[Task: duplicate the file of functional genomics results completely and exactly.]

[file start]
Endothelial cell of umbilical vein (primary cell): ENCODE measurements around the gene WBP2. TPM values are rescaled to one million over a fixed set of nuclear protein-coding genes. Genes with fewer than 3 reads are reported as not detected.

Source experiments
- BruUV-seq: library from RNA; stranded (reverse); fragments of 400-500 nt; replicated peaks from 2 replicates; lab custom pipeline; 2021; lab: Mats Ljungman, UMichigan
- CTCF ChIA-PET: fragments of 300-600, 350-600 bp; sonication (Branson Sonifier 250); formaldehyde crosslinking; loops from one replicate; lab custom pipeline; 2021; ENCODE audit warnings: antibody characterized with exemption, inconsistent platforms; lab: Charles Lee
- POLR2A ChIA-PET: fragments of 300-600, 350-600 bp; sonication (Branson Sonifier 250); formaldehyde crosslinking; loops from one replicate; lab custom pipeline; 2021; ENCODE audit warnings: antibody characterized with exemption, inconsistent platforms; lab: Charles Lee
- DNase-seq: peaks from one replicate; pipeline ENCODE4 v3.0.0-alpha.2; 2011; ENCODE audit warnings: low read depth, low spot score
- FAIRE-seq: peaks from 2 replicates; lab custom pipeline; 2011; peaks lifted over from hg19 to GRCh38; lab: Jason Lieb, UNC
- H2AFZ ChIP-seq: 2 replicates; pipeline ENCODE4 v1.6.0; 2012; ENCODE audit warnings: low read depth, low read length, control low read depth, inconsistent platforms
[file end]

Endothelial cell of umbilical vein (primary cell): ENCODE measurements around the gene WBP2. TPM values are rescaled to one million over a fixed set of nuclear protein-coding genes. Genes with fewer than 3 reads are reported as not detected.

Source experiments
- BruUV-seq: library from RNA; stranded (reverse); fragments of 400-500 nt; replicated peaks from 2 replicates; lab custom pipeline; 2021; lab: Mats Ljungman, UMichigan
- CTCF ChIA-PET: fragments of 300-600, 350-600 bp; sonication (Branson Sonifier 250); formaldehyde crosslinking; loops from one replicate; lab custom pipeline; 2021; ENCODE audit warnings: antibody characterized with exemption, inconsistent platforms; lab: Charles Lee
- POLR2A ChIA-PET: fragments of 300-600, 350-600 bp; sonication (Branson Sonifier 250); formaldehyde crosslinking; loops from one replicate; lab custom pipeline; 2021; ENCODE audit warnings: antibody characterized with exemption, inconsistent platforms; lab: Charles Lee
- DNase-seq: peaks from one replicate; pipeline ENCODE4 v3.0.0-alpha.2; 2011; ENCODE audit warnings: low read depth, low spot score
- FAIRE-seq: peaks from 2 replicates; lab custom pipeline; 2011; peaks lifted over from hg19 to GRCh38; lab: Jason Lieb, UNC
- H2AFZ ChIP-seq: 2 replicates; pipeline ENCODE4 v1.6.0; 2012; ENCODE audit warnings: low read depth, low read length, control low read depth, inconsistent platforms